• 5. Page 5 technology better, some have a global reach that is unmatched and some are more cost effective," found an ISR report.7 While it's true that all clinical research must follow the same path to approval, the 'how' component is highly variable. Good people, technologies to support them and procedures that make the path less strenuous will smooth the road to success. The New Solution: Process-Driven Clinical Research Designed to eliminate inefficiencies and improve communication, process-driven Process-driven clinical research is a combination clinical research is a unique blend of people, processes, technologies and metrics of people, processes and implemented by CROs to greatly enhance the outcome of clinical trials. Taking technologies to help speed drug development proven project management techniques, adding expert consultation and leveraging the latest technologies, CROs are better able to predict and plan for the unexpected, maintain open channels of communication and ensure that sponsors meet their corporate milestones and objectives. The process-driven approach focuses on the entire stream of study activities from protocol design to the final study report. A wide range of experts participates to ensure the best possible outcome. By following proven processes, continually improving them and applying best practice project management techniques, the potential for risk is greatly reduced, costs are controlled and results are delivered. There are four primary phases of process-driven clinical research: Planning Phase: In this initial phase, the CRO acts as a consultant, reviewing the sponsor’s goals, objectives and priorities, and helps create the study strategy. The CRO brings therapeutic experts to the table to evaluate all variables related to the study. This phase is highly collaborative between the sponsor and CRO to establish a foundation of trust and confidence. Implementation Phase: In this second phase, all critical early-stage study activities take place to accelerate the study outcome. For instance, the responsibilities of (December 2008). ISR Reports. CRO differentiation. 7 Reducing Risk with the Right CRO Partner Copyright © 2009 INC Research www.incresearch.com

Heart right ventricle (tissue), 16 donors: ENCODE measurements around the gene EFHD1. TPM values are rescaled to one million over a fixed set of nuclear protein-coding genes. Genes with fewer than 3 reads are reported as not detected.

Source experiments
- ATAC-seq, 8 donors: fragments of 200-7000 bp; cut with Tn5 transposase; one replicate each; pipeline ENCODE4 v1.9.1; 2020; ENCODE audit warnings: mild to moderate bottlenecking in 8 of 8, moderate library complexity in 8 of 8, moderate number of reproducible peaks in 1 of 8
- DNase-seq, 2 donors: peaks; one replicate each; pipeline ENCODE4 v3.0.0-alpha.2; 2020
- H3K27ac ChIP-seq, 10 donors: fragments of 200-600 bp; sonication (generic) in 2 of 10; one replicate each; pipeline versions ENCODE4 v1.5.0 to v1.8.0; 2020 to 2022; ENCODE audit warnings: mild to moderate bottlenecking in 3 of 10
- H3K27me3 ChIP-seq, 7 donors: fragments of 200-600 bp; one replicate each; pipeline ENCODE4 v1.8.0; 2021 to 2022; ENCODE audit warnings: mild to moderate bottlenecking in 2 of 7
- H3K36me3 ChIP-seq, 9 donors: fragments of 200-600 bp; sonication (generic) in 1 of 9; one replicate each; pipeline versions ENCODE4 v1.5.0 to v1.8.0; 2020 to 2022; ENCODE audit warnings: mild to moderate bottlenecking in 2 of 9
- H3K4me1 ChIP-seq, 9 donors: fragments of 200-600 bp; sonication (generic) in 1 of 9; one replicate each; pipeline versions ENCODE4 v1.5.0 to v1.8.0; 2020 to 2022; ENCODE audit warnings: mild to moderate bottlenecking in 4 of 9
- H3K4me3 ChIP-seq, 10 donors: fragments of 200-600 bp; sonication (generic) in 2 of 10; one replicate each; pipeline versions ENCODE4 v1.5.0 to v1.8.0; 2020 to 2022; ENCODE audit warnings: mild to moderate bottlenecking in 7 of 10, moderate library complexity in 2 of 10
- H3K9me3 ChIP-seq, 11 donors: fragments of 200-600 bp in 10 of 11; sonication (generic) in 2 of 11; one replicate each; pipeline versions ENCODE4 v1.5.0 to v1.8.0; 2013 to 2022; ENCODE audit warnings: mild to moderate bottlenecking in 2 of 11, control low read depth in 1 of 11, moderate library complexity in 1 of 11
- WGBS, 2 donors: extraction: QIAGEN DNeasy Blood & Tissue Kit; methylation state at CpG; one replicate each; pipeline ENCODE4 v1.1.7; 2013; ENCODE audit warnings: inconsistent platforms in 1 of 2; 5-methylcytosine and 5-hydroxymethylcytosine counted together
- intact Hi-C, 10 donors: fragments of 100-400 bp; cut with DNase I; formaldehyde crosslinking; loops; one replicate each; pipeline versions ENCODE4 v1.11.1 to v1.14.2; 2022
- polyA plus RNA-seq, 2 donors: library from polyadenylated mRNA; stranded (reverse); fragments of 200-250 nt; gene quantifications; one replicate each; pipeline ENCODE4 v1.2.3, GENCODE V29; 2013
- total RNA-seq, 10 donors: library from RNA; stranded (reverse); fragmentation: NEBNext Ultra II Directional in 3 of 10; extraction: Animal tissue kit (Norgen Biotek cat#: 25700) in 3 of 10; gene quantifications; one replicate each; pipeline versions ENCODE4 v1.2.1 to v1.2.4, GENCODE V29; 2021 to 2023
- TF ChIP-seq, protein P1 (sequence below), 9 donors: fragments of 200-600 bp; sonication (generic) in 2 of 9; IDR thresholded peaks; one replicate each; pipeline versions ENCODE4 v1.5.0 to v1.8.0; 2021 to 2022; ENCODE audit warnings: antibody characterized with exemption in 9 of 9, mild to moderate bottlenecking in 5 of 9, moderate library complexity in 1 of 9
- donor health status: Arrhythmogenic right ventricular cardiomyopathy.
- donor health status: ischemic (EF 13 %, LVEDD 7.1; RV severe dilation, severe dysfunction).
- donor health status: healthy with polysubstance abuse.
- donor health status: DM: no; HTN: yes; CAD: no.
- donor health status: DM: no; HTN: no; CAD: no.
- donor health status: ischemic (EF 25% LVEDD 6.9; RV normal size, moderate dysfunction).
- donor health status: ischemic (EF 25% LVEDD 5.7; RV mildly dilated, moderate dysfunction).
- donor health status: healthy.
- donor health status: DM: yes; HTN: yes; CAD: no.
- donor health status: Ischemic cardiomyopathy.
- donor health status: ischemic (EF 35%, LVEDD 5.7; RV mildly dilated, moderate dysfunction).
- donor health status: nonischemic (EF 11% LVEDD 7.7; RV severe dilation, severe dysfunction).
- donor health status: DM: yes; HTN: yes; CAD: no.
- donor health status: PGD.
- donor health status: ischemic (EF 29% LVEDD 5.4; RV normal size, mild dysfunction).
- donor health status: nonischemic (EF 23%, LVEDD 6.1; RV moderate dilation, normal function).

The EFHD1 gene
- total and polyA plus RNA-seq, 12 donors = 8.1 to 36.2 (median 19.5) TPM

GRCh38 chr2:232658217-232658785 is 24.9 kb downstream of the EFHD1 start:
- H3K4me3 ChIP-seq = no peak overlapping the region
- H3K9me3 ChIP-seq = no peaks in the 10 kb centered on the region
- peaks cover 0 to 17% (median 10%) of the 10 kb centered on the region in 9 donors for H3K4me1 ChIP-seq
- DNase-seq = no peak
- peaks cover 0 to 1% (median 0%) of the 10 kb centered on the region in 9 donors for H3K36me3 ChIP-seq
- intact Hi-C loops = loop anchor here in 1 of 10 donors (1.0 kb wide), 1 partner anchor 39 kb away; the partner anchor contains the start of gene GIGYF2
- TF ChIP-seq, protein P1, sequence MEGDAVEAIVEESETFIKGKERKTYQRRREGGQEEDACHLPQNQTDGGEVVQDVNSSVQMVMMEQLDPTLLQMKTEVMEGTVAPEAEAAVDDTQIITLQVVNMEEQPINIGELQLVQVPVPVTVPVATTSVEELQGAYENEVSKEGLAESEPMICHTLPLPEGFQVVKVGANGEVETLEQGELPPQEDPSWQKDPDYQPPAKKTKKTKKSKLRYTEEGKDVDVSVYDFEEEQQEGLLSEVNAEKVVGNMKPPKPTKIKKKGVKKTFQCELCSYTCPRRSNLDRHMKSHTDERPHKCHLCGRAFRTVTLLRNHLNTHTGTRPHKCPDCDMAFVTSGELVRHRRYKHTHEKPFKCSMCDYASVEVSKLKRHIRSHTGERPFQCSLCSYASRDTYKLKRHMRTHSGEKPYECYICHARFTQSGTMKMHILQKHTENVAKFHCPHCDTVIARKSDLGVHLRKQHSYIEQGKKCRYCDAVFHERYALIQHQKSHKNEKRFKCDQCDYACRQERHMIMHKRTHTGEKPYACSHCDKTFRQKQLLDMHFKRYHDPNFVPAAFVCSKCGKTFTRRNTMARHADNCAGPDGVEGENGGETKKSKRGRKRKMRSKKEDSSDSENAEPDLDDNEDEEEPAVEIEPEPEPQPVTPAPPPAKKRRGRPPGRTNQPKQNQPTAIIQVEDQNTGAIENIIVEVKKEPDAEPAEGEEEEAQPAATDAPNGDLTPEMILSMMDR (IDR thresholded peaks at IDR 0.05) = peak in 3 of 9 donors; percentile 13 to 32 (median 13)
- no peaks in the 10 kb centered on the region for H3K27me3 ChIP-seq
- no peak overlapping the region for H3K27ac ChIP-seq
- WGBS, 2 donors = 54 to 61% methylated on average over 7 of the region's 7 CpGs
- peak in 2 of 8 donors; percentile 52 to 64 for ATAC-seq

• 6. Page 6 the CRO are determined, investigative sites are identified and contacted, and milestones are determined. A detailed review of risks, timelines and deliverables is performed. The goal is to approve and finalize all study plans and supporting documents in a rapid, yet thorough, fashion. Example activities include risk management planning, a feasibility survey, patient recruitment planning, data validation and the development of other plans essential to a successful study. Acceleration Phase: Execution is the heart of the third phase. Momentum builds with patient recruitment, treatment and monitoring. Trial and data progress is routinely examined. Risk management contingency actions are implemented to address problems as they occur. Performance metrics are also regularly examined. Issues are immediately communicated and rectified to prevent them from becoming obstacles in the progress of the trial. Final Phase: This phase begins as soon as the first enrolled patient completes the trial. Detailed estimates are established for the collection of data to hand off to a biostatistics team. With trusted data in hand, this step paves the way for refinements that will make future trials more successful. Proactive plans consider all closeout activities down to final database lock. Jo Bi 1s in d Aw tP tP D H D Al oc an at an 1s ar la ef D lS ie nn tS um d d d- en at nt ite N of a ite in se en rc ot C sI Ba fM g om M In ifi t R hiv Se ni se A ee iti ee ca tia et in ss pl Lo at tio tin tin RF ur g io te e ed c te n n d n g k P g Implementation Phase Final Phase Planning Phase Acceleration Phase Figure 1: There are four primary phases of process-driven clinical research Reducing Risk with the Right CRO Partner Copyright © 2009 INC Research www.incresearch.com